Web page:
De­men­ti­afriendly hol­i­day trav­el­ing

Daily Local News (West Chester, PA) - - FIFTY PLUS - Pro­mot­ing Se­nior Wellness is pro­vided by The Hick­man, a Quak­er­af­fil­i­ated li­censed per­sonal care home in West Ch­ester. This col­umn was writ­ten by Jen Har­ris, Com­mu­nity Life and Out­reach Man­ager.

Hol­i­day lights, wood burn­ing stoves and tra­di­tions are all things that re­mind us that the hol­i­day sea­son is upon us. This is also the time of year when most fam­i­lies make a point to gather to­gether to cel­e­brate. But for fam­i­lies of some­one with de­men­tia, this time of year can be chal­leng­ing and stress­ful, even more so if you are trav­el­ing. But with a lit­tle ex­tra time and plan­ning your trip can be a joy­ous time for ev­ery­one in­volved. Plan­ning ahead is key. Wher­ever your trav­els may take you, cre­ate a flex­i­ble game plan be­fore em­bark­ing on your hol­i­day trip. Be­fore tak­ing a trip, it is best prac­tice to con­sult with your loved one’s physi­cian to make sure trav­el­ing is safe. Be sure to pack all med­i­ca­tions, emer­gency con­tacts and copies of le­gal doc­u­ments. You may want to con­sider leav­ing a day early to al­low the per­son to tran­si­tion and an ex­tra day when you re­turn. It is usu­ally best to stick to the per­son’s daily rou­tine, espe­cially when it comes to meal time and rest. This will cut down on anx­i­ety. Try not to pack all the fun into one day. And ex­plain the cur­rent sit­u­a­tion of your loved one with fam­ily, friends, air­lines, ho­tel staff, etc. ahead of time. This will give them time to pre­pare.

What is the best time of day for your loved one? For most peo­ple with de­men­tia, morn­ings and mid-day tend to be the best time. If you are fly­ing, try to sched­ule a flight ear­lier in the day, as most de­lays oc­cur to later flights. When trav­el­ing by car, con­sider high traf­fic times and rest stops. Cre­ate a mu­sic playlist spe­cific to the per­son’s in­ter­est and rem­i­nisce about hol­i­days to help pass the time. Pack snacks and water, as de­hy­dra­tion is a risk for se­niors.

New en­vi­ron­ments may trig­ger wan­der­ing. Wak­ing up in the morn­ing in a new en­vi­ron­ment can be fright­en­ing and con­fus­ing. If stay­ing in a ho­tel, re­serve a room with two beds rather than ad­join­ing rooms and make sure the ho­tel is ac­ces­si­ble. Keep a well-lit, lug­gage free path to the bath­room and leave the light on all night. If stay­ing with fam­ily or friends, try to find a room that has a sim­i­lar po­si­tion in the home as your loved one is used to. You may want to con­sider tak­ing a photo of your loved one each day and en­rolling them in the Safe Re­turn and/or Medic Alert safety pro­gram…just in case.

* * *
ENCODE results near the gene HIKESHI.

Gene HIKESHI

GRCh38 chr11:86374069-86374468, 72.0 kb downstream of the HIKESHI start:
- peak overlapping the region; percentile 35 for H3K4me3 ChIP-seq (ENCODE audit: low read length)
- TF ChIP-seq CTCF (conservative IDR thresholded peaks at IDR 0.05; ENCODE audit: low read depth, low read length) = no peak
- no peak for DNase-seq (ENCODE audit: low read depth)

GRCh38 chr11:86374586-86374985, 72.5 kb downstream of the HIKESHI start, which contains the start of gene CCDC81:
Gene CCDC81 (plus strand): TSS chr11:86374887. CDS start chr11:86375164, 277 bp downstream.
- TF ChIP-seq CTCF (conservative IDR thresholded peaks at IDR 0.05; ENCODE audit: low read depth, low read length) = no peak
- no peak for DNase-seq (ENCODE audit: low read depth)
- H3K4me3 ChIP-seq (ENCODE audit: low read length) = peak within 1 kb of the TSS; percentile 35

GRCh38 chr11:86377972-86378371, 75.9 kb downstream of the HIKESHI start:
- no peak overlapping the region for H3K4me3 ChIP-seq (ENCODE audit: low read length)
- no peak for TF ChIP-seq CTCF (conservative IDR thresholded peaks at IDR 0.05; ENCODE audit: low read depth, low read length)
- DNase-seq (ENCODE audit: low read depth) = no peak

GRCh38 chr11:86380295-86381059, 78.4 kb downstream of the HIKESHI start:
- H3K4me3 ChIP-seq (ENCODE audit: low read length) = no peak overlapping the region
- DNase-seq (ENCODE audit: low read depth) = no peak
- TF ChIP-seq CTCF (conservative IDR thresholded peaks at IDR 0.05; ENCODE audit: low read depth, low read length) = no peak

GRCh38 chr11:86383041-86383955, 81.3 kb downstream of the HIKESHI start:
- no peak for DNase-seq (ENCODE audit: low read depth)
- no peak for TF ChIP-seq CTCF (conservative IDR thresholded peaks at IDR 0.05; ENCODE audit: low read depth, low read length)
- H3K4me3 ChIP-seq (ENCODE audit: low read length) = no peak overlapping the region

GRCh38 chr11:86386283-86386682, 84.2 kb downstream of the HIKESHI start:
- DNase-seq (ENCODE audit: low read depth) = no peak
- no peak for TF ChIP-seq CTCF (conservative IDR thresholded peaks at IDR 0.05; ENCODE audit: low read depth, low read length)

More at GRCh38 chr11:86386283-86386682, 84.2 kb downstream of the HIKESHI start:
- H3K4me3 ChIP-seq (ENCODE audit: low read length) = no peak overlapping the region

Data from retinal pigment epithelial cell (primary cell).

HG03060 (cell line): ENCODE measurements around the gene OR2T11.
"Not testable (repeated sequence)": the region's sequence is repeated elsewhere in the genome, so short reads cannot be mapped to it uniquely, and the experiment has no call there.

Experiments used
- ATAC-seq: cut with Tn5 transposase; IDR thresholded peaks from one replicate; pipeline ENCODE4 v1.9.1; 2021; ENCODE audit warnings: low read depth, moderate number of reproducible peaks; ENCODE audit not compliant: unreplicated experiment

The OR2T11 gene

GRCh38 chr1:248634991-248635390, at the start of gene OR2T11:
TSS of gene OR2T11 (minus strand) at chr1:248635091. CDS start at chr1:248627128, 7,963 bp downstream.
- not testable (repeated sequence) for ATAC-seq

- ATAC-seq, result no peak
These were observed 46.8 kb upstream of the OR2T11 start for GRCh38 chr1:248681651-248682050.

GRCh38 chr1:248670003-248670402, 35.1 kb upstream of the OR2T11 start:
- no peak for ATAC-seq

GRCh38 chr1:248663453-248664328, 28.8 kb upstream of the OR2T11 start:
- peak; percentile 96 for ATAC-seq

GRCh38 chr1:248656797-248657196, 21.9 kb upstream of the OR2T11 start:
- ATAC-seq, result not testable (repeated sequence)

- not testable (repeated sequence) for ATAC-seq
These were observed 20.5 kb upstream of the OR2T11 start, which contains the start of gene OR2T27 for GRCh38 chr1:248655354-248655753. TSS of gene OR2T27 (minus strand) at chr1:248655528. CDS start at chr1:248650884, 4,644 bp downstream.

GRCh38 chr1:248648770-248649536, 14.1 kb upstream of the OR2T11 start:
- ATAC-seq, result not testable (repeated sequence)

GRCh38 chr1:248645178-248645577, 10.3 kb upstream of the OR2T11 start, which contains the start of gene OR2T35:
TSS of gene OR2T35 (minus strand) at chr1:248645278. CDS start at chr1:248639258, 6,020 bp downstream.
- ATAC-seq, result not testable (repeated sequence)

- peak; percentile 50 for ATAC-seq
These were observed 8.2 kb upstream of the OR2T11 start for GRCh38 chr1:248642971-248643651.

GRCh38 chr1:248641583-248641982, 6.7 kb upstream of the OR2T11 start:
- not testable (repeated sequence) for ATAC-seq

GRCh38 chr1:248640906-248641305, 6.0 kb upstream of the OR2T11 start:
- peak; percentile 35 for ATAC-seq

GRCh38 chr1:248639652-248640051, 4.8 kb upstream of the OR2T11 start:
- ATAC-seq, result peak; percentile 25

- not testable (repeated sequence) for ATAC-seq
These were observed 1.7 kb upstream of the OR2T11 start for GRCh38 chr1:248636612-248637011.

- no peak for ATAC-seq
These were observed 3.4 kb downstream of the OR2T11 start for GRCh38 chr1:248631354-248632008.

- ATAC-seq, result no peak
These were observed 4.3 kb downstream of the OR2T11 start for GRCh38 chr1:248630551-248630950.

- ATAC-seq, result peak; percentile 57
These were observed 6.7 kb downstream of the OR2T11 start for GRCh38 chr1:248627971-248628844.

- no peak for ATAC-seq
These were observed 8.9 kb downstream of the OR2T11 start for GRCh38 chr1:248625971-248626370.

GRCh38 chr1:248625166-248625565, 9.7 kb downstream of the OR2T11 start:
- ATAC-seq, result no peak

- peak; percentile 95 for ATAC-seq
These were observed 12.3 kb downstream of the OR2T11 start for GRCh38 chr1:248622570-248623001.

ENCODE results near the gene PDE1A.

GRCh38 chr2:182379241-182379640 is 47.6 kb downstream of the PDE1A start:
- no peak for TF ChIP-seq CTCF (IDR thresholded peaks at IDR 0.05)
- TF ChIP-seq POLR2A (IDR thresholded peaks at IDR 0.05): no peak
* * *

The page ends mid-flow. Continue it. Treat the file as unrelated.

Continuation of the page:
And be pre­pared to cut the trip short if nec­es­sary. Even with a solid plan your loved one may not re­spond as well as you hoped for. If this is the case, you may want to con­sider a dif­fer­ent strat­egy next time.

Care­givers need a break too. If you are trav­el­ing some­where

that is not ac­com­mo­dat­ing to your loved one or you need time away, con­sider a respite stay in a lo­cal se­nior com­mu­nity. The de­mands of care­giv­ing can be ex­haust­ing espe­cially this time of year. Most se­nior com­mu­ni­ties will ac­com­mo­date a brief stay for your loved one. You may con­sider hir­ing a pri­vate duty com­pan­ion to take the trip as well. Don’t be shy about ac­cept­ing help.

A proac­tive ap­proach to trav­el­ing will al­low for a happy hol­i­day sea­son!

For more in­for­ma­tion on Trav­el­ing with De­men­tia visit Alzheimer’s As­so­ci­a­tion

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